BM: Well, that was the idea. I was trying to figure if people leaving school got paid more, if they ended up further in their career down the line, etc., etc.
EOW: How do you gather data for that?
BM: I just sent out surveys, thousands of surveys, to chefs all over California. I asked simple questions, yes or no, like "what was your first job?" But it came back pretty conclusive that it was important to go to culinary school, and being in the position I am now, I was surprised. The data showed that it was important monetarywise. You're gonna get paid more, you're gonna make more money.
EOW: How much more?
BM: It was significant. I don't remember, exactly, but it was more than 30 percent. Basically, it showed that you can get to the same spot by not going to culinary school, but it just takes about twice as long.
EOW: So you got your bachelor's, and then you did this project. So, did the results from your project make you go to culinary school?
BM: Yeah, it did.
EOW: And where did you go?
BM: I went to the CIA in New York, Hyde Park. I went there almost immediately, but took a couple months off first, traveled to Europe with a buddy, did the whole after-college thing. Then I went to New York for two of the coldest winters of my life, but it was nice, because I actually have family there in Hyde Park and Poughkeepsie, New York.
EOW: So the origin of your name, Matos, where does that come from?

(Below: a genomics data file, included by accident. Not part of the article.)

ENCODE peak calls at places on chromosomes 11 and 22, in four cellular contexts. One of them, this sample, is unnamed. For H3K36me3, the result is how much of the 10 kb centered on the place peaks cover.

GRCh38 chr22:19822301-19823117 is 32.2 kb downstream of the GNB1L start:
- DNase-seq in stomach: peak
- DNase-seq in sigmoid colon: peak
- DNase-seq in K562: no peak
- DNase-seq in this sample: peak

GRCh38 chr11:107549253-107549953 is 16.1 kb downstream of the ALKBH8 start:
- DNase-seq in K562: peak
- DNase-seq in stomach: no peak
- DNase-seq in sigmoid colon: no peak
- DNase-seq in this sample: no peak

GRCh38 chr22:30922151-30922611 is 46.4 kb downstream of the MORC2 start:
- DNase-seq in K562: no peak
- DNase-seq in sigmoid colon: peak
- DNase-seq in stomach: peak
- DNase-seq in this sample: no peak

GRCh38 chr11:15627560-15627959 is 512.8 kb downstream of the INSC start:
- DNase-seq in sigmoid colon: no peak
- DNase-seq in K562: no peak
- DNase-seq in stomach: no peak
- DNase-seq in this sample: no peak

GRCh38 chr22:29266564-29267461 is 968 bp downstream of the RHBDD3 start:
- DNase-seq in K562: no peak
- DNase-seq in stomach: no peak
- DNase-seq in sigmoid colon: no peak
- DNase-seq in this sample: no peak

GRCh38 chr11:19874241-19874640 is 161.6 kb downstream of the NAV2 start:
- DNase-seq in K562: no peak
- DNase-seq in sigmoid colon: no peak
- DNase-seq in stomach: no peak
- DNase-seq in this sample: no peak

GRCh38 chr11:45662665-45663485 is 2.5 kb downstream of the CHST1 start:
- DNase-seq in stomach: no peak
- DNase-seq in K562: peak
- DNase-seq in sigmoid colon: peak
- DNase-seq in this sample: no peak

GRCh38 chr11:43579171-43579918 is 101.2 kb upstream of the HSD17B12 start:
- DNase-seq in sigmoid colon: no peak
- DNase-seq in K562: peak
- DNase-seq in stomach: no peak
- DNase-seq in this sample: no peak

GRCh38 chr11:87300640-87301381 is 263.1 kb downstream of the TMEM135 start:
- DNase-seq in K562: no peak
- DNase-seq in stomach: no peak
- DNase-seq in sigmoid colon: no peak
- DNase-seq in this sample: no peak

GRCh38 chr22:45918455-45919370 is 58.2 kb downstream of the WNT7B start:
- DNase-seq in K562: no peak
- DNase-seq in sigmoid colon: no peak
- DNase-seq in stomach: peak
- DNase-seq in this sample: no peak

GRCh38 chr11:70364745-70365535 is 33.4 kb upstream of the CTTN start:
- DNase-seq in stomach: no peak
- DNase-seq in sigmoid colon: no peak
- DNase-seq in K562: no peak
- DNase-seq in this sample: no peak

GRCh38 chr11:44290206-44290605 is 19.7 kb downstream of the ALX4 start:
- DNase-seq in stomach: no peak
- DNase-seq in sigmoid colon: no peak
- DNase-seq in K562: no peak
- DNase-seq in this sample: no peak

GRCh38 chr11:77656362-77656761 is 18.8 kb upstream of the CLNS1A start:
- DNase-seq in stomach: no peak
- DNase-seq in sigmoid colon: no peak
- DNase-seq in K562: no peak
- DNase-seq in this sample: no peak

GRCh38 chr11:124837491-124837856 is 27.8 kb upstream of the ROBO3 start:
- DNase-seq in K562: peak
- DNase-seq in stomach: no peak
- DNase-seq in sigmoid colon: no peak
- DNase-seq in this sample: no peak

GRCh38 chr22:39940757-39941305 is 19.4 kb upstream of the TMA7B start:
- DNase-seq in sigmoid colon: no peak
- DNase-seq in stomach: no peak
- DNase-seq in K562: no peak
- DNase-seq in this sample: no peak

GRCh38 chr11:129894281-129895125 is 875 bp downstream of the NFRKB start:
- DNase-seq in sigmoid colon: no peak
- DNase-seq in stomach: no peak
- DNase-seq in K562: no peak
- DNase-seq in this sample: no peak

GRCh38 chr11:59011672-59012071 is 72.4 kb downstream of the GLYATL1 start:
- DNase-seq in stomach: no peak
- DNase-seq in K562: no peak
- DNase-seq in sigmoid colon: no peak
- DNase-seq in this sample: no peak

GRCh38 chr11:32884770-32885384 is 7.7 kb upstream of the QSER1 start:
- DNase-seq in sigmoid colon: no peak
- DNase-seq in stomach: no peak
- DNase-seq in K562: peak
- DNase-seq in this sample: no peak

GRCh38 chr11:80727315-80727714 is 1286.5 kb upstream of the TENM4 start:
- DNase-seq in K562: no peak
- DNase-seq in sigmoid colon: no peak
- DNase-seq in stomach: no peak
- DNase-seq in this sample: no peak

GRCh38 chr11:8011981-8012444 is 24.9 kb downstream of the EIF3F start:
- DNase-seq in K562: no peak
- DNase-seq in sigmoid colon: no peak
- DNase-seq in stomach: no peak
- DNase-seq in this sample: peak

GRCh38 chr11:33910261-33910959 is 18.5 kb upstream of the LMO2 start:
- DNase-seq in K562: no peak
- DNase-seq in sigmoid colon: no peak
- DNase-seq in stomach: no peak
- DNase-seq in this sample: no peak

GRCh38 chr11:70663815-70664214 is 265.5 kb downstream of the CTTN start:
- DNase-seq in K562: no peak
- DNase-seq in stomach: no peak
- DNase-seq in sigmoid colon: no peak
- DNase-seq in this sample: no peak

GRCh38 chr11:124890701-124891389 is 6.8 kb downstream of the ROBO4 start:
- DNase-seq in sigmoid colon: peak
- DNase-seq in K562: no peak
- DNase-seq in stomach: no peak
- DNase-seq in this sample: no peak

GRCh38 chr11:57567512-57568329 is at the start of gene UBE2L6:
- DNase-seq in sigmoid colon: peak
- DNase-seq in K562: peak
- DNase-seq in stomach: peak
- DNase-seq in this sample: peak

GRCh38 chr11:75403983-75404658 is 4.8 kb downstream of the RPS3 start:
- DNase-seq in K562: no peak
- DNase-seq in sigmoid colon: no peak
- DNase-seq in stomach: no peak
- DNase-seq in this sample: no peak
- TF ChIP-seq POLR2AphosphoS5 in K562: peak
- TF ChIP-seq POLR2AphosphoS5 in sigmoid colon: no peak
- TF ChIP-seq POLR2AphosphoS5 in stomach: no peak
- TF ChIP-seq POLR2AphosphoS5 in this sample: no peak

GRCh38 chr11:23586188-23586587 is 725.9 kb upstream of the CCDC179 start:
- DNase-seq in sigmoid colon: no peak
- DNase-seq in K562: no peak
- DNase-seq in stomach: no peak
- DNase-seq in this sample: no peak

BM: It's Puerto Rican; my dad's Puerto Rican, my mother's Italian.
EOW: So what did you grow up eating?
BM: We grew up eating everything. That's what really got me cooking. It's kind of cliché; "I love eating my grandmother's food," everybody says. But I love the idea of food, bringing family together. That's what drew it to me the most. All of our family gatherings, being Italian and Puerto Rican at the same time, everything revolved around food.
EOW: Describe a family dinner to me.
BM: My grandmother always used to say, "If we don't have leftovers, we didn't make enough food." There was just food upon food upon food. My Italian grandma would make homemade raviolis and pizza and lasagna. Brasciole -- that was always one of my favorites. It's a braised pork that's usually stuffed with provolone cheese and pine nuts. There's tons of ways to do it, but it's actually beef that you would open up, stuff with sausage. The thing about Italian cooking is that every region kind of has a twist on the same dish. So how my grandma cooked isn't necessarily how Mr. Vallone cooks.